Flash Button: The first button of three next to the status display panel, this button controls the flash operating mode. Pressing it sequentially cycles through Auto, Forced, Suppressed, and Red-Eye Reduction modes.


Macro / Infinity Button: Just behind the Flash button, this button changes the focus mode for macro subjects, or sets focus at infinity for distant subjects.


Self-Timer Button: The final button in the series on the top panel, this one arms the camera's Self-Timer mode.


Four Way Arrow Pad: Dominating the top right corner of the back panel, this large button toggles left and right or up and down. In Record mode, the left and right arrows control the optical and digital zoom. All four arrows navigate through settings menus.

In Playback mode, all four arrows can be actuated to scroll through captured images on the card. When you're zoomed into an image in playback mode, all four arrows scroll the enlarged view around the full image.


Select Button: Just beneath the Four Way Arrow pad, this button selects menu items in the LCD menu system, and confirms menu settings.

In Record mode, this button turns the LCD monitor on and off.


Menu Button: Directly below the Select button, and the final control on the back panel, this button displays the settings menu in Record and Playback modes.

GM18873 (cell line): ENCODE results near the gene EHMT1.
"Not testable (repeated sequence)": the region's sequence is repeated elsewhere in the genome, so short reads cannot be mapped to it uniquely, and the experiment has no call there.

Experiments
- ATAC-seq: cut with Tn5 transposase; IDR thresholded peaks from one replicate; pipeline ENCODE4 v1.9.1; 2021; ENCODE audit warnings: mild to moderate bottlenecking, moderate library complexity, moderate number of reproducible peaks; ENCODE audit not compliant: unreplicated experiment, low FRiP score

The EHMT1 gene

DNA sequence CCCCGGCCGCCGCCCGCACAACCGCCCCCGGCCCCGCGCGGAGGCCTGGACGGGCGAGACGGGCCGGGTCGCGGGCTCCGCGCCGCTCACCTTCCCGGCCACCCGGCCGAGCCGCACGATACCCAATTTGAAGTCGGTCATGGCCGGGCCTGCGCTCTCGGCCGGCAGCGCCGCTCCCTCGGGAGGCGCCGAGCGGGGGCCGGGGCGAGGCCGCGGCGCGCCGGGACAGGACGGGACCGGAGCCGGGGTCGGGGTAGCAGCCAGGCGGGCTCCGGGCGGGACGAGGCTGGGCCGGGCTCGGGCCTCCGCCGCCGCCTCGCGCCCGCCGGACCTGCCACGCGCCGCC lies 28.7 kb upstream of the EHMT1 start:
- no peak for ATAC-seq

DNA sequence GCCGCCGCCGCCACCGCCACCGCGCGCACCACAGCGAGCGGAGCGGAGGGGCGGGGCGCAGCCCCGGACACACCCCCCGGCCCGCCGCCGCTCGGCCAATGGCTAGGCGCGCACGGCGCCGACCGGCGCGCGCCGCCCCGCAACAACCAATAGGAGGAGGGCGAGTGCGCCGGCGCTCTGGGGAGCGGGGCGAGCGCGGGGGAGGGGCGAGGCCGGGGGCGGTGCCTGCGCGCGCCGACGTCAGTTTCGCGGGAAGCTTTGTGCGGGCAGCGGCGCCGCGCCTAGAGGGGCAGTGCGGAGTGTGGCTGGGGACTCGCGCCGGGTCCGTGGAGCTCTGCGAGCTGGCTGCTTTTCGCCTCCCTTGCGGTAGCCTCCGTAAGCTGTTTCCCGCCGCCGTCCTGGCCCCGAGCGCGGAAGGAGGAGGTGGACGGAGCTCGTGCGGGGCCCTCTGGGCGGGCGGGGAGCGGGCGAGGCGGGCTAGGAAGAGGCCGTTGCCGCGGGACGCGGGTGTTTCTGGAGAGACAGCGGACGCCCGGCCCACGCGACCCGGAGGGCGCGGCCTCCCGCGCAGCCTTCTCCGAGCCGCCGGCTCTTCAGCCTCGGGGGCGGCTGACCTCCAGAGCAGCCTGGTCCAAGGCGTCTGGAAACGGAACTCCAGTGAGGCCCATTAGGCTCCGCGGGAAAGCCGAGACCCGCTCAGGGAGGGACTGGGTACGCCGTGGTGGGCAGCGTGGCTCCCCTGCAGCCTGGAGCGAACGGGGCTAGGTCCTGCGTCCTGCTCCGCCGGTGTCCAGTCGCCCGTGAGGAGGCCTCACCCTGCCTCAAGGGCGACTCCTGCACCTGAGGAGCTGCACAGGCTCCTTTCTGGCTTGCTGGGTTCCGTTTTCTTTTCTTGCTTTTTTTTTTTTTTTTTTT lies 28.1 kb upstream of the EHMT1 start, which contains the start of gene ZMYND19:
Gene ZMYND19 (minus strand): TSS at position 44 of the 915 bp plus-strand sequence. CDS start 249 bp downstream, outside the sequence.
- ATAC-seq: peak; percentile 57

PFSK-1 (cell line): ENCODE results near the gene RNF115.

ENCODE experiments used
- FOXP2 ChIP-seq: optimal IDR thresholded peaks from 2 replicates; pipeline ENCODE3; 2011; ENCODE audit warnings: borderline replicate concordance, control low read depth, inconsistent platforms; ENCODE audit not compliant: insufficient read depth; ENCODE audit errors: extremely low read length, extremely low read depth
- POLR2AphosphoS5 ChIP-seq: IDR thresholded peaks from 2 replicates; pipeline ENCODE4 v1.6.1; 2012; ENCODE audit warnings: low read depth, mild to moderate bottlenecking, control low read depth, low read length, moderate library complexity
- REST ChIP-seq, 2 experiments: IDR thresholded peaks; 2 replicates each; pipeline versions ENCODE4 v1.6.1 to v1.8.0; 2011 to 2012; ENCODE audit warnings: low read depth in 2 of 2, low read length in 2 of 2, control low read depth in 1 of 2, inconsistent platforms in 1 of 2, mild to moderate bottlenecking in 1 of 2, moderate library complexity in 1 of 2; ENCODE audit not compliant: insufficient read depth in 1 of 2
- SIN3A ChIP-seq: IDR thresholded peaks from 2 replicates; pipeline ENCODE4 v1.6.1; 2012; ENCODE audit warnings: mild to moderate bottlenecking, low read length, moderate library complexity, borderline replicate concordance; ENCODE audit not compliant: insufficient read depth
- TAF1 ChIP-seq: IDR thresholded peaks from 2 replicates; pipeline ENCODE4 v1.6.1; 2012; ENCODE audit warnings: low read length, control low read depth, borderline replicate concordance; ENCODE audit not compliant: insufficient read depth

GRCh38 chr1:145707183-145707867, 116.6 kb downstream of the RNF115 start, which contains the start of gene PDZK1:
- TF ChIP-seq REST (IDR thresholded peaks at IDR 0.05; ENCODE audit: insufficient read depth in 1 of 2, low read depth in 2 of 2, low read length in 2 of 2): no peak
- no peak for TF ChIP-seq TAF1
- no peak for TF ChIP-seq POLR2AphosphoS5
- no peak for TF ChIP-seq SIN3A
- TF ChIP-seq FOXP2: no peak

Power Switch: Located on the left side of the camera (when looking from the back), this switch turns the camera on and off, sliding the lens cover in and out of place as well.


Card Eject Switch: Tucked on the camera's bottom panel, next to the battery compartment, this switch ejects the CompactFlash card from the slot.


Camera Modes and Menus

Record Mode: Designated on the Mode dial by a small camera symbol, this mode sets up the camera for capturing still images. If the camera is powered on in this mode, the lens automatically extends forward. Pressing the Menu button displays the following selections on the LCD screen:

  • Exposure Compensation: Lightens or darkens the overall exposure from -2 to +2 exposure equivalents (EV) in one-half-step increments.